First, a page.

The higher the stakes, the deeper the silence. For long, this has been accepted as the rationale behind why Hindi film biggies don’t speak up even in the face of the most virulent attacks against the industry. Calls to boycott movies — usually on flimsy grounds – ahead of their release, the trolling of celebrities for something as frivolous as attire or weight, and being offended by insignificant matters because “sentiments are hurt” have become a regular affair. Though the film industry has repeatedly been described as India’s “soft power” by our leaders, there is no denying that it has also become a soft target.
In light of this, Arjun Kapoor’s recent statement during an interview with Bollywood Hungama, that the industry “made a mistake by being silent” about the negative campaigns is a refreshing departure from the industry’s tendency to tiptoe around controversies, instead of confronting them. Kapoor said, “We made a mistake by thinking that our work will speak for ourselves…I guess we tolerated it a lot and now people have made this a habit. We need to come together and do something about it because what people write about us or the hashtags that trend, are far away from reality.” Filmmaker Anurag Kashyap too recently took a dig at the prevailing boycott trend. Known to speak his mind, Kashyap told Indianexpress.com: “These are strange times, where everything is to be boycotted… This country now has a boycott culture. If you are not being boycotted, then you don’t matter.”
The industry’s bigwigs are surely aware that the only way to fight it is to be united. But very few spell this out, unlike Kashyap or Kapoor. This fear of speaking up or sticking together is what filmmaker Hansal Mehta, in an earlier conversation with The Indian Express had described as “an act of self-preservation”. But this policy of clamming up has clearly failed. Even when a much-loved star like Aamir Khan tried to overturn the call to boycott his new movie Laal Singh Chaddha by proclaiming his love for India and stating that he “I want to assure everyone that it’s not the case (that he doesn’t love his country), so please don’t boycott my films”, it hasn’t managed to stop the negative online campaign against the film. Ditto, in the case of Akshay Kumar’s Raksha Bandhan. Kumar too pleaded during a promotional event that the audience shouldn’t boycott the film as a film’s success helps the country’s economy.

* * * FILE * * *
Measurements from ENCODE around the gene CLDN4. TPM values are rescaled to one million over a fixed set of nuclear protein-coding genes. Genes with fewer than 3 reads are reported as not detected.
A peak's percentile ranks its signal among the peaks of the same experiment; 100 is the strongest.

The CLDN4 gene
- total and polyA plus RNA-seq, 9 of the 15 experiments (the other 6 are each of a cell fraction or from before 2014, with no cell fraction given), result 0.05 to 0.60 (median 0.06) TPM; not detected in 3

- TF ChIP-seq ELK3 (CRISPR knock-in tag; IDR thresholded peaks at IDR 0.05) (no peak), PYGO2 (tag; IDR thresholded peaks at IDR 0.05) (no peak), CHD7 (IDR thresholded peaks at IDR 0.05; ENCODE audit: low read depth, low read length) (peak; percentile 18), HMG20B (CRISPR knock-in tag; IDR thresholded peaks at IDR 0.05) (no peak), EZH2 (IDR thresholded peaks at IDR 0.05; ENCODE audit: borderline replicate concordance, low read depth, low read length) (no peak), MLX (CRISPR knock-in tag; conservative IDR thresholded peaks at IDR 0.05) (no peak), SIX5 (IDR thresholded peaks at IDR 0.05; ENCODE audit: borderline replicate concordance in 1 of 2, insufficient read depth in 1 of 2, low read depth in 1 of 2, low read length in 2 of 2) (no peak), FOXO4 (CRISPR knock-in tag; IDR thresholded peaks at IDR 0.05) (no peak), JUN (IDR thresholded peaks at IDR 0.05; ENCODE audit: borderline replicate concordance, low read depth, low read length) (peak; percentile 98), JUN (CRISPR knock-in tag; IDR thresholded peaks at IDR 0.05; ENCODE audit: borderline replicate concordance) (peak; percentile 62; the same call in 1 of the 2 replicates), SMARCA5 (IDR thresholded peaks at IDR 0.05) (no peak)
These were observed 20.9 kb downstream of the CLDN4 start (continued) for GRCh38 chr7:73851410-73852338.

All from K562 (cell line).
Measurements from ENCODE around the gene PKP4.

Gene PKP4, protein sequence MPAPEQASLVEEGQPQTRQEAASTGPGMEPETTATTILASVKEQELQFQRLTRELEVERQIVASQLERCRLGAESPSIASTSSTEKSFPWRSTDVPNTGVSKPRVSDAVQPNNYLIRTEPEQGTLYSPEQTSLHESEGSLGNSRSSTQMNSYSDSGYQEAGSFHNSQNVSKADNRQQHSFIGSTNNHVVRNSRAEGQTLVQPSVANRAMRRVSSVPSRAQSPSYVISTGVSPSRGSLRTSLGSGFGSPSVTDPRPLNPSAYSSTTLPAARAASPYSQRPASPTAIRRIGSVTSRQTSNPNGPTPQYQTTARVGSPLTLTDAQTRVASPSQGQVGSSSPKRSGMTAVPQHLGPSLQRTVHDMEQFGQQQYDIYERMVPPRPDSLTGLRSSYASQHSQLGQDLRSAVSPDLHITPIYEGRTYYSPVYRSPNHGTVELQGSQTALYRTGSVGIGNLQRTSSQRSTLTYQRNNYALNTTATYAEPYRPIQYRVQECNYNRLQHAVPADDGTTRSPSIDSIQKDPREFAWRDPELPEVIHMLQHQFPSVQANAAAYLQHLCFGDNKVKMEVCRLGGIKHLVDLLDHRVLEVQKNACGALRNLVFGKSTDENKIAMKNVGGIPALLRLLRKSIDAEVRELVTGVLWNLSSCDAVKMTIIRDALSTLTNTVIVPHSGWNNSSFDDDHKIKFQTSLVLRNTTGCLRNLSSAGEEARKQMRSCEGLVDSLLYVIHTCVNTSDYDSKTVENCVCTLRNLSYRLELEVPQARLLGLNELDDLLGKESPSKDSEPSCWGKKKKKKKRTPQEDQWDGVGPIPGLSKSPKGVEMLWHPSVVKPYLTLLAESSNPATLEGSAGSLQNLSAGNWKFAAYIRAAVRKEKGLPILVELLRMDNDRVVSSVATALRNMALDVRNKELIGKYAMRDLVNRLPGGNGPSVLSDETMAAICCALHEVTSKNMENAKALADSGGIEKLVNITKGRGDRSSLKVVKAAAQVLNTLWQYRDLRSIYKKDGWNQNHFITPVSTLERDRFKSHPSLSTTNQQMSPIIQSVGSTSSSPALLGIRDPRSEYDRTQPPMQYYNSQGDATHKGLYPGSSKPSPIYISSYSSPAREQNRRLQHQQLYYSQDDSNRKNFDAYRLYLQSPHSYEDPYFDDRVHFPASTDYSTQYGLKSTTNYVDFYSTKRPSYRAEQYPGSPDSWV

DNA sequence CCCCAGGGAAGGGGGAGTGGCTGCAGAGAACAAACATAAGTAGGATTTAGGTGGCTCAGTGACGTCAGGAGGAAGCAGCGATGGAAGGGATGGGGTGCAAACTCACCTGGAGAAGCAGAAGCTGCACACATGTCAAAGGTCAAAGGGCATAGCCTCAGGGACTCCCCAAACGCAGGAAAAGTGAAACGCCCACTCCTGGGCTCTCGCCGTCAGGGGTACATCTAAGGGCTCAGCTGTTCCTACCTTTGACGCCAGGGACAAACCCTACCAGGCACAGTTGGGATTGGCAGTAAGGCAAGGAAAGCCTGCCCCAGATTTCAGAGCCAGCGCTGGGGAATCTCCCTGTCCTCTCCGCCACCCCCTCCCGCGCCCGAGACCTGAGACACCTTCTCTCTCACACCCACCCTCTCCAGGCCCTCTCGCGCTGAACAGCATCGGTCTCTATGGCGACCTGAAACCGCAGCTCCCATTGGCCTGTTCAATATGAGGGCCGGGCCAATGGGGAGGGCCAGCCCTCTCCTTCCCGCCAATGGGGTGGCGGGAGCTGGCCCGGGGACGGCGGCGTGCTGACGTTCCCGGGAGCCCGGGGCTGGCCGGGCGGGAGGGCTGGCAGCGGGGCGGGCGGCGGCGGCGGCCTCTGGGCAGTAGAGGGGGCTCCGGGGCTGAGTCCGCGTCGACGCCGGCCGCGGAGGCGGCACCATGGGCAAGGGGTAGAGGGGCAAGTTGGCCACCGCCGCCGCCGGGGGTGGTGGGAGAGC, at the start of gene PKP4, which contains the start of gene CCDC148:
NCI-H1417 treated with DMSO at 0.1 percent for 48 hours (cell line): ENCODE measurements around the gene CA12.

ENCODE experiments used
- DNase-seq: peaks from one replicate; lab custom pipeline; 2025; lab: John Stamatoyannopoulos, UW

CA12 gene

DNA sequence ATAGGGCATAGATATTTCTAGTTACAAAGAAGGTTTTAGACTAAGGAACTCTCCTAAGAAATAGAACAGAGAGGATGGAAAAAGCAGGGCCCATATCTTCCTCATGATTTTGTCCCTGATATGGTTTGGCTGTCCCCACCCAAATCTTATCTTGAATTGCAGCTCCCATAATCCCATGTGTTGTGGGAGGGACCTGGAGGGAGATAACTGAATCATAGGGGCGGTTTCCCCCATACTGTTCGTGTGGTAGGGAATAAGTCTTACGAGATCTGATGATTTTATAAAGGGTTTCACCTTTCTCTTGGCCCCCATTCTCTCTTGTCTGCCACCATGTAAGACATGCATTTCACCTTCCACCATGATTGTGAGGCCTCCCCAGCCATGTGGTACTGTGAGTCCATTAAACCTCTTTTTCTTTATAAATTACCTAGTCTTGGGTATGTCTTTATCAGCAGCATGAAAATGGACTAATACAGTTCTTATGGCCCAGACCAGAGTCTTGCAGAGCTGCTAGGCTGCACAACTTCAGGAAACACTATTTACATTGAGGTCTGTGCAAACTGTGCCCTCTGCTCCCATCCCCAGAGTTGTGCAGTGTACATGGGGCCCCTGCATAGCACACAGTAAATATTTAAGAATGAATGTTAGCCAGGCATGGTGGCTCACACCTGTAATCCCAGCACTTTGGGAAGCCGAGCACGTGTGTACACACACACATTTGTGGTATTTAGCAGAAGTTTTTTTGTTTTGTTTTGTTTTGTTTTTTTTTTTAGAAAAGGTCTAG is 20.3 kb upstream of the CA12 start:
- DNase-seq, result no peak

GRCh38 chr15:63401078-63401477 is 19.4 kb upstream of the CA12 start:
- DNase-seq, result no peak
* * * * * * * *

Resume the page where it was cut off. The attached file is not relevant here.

Hardly anyone other than those associated with Laal Singh Chaddha has addressed the boycott call directly. However, some of Khan’s industry colleagues and friends such as Hrithik Roshan praised the film and urged the audience to watch it. Soon after Roshan’s tweet, there was a call to boycott his upcoming action thriller Vikram Vedha. This explains why celebrities hesitate to take a stand.
The reasons behind these boycotts and similar attacks range from the petty and whimsical to the vengeful. While Khan faced heat over his 2015 statement about feeling “unsafe” in India, Raksha Bandhan faced online ire when a four-year-old tweet by the film’s writer Kanika Dhillon was dug up and declared to be “Hinduphobic”. In the past, several movies such as My Name is Khan and Padmaavat managed to put their pre-release controversies behind them and have an impressive run at theatres. Many films such as the Abhishek Chaubey-directed Udta Punjab and Alankrita Shrivastav’s Lipstick Under My Burkha — both released in 2016 — have fought against censorship. Their cases went to the Bombay High Court, with both getting favourable verdicts.
However, in an increasingly hostile environment, few filmmakers today are willing to put up this kind of fight. This probably has to do with the vilification of the industry over the last few years, which reached its peak following actor Sushant Singh Rajput’s demise on June 14, 2020. Several prominent film personalities were severely criticised and the industry faced a prolonged witch-hunt. Nearly four months later, four industry associations and 34 production houses filed a civil suit before Delhi High Court to direct two news channels and social media platforms to refrain from making or publishing “irresponsible, derogatory and defamatory remarks” against the Hindi film industry. Such retaliations are few and far between.
The internet has given the power to anyone who has woken up on the wrong side of the bed to vent their frustration on social media or start a hashtag campaign. It has emboldened them to influence public perception and push their agenda. A large section of the public remains, or chooses to be, oblivious to such manipulations. Amongst the multitude of social media users, it is tough to separate the bots and trolls from the ordinary viewer. But is it going to help if Bollywood does not react, dispel conspiracy theories and make it clear that enough is enough? It’s already at the mercy of cyber bullies and those out to gain some political mileage — the industry must regroup, rethink and come up with a plan to counter such attacks.